When I was a girl I had a little Strawberry Shortcake figurine that smelled like strawberries. I never wanted the smell to go away so I kept her all these years in a little box, and every once in awhile I take her out and smell the strawberry scent. In the same manner, I have created my "black box" for storing the deep emotional wild rides I call my episodes, which in writing the book, "My Black Box - A Memoir of Flights of Bipolar" has become my transparent box, as I play with the episodes and confront realities I was not previously ready to confront.
The black box philosophy outlined below is an off-shoot of the book and the poem, "My Black Box and Fine Lines". The seven tenants are listed below, followed by forty thought-provoking questions to help you survey where you are today and how you want to proceed forward. This method is not dictatorial - it is from your own revelation and ideas that spring forth when answering the questions.
Recognize and give some credit for your so-called far off thoughts, so long as they are not immoral. It is quite possible, that despite the odds against it, that the situation you seemed to have created in your mind could be a mix of a very creative mind and a sensitivity or perception of actual “unseen” technologies or realities. It could also be what I call “emotions gone wild”. We have our nightly dreams where our brain catches up and sometimes processes information and events experienced during the day. For those of us that are ultra-sensitive or who have additional baggage, this process may carry over into our daytime activities.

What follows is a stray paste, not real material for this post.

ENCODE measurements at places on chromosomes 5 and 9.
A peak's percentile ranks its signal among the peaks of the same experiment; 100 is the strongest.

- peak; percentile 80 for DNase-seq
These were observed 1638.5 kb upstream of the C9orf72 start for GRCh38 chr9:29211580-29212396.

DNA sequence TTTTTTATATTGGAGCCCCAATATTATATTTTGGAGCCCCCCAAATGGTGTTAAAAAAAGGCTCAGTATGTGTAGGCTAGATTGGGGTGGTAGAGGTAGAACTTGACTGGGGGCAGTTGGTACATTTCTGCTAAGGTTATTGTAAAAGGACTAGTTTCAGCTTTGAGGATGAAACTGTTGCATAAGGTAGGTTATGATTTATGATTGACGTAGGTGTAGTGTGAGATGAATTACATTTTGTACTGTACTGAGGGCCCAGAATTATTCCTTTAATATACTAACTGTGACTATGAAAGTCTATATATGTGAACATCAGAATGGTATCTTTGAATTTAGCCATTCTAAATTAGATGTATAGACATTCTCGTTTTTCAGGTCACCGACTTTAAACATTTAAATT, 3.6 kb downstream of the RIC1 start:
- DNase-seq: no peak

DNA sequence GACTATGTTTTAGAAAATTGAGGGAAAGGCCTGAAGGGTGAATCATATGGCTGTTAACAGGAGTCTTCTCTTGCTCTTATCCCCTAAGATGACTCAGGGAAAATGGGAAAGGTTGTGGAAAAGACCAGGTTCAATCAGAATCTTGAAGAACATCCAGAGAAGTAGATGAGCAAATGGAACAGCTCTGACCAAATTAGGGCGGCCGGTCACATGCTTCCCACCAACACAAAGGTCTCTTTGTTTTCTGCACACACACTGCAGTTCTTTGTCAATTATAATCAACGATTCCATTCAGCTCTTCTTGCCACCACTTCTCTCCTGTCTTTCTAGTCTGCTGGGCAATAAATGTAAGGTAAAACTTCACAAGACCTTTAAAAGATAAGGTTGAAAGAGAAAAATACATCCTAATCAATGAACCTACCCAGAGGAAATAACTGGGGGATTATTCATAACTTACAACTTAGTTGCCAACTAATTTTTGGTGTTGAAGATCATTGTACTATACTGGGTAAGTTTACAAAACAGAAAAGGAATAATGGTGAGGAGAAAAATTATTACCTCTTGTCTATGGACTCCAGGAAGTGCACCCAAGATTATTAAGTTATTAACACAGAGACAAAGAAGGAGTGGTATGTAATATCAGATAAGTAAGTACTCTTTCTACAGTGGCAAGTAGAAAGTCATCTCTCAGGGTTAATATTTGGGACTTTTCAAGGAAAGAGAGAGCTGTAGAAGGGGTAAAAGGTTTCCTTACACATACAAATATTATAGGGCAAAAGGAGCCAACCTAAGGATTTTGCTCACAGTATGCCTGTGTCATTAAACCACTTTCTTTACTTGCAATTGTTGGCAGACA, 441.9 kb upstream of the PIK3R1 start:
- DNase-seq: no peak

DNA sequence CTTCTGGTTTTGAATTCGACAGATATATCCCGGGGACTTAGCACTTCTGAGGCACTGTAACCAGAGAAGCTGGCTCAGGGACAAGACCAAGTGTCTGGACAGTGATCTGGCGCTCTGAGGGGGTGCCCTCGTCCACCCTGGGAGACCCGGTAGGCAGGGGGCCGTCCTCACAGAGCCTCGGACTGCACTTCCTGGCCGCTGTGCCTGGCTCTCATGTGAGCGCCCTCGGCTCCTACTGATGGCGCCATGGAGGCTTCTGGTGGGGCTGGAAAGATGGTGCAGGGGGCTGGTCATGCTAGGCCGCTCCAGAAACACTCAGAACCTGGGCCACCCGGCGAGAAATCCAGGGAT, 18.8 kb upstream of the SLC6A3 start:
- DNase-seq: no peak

What is the goal though? The goal is that while we may give ourselves some credit and acknowledgement that our emotions and thoughts really do exist and have meaning, that they may lead to undesirable results. We can lead ourselves down a road to deception, or become very wrapped up in activities and thoughts beyond what we can take on or control. The idea of just “letting” our mind go where it goes, without any sort of restraint or discipline is not good. We live in a time of “live and let live”, tolerance galore, and this idea of being open-minded and free-thinking and even experimentation with our minds and lifestyles skirts at being on the edge. This can be dangerous in the long-term. On the other hand, the idea that we are supposed to be happy all the time, and experience no pain and agony in our life, will set us up for failure as well. We will again and again decide that we need treatment and fall into the long-term seduction of “pain-killers” over and over, whether it be with over-the-counter depressants and so-forth, or whether it be with illegal drugs. Ultimately, you probably would like to be toxic free.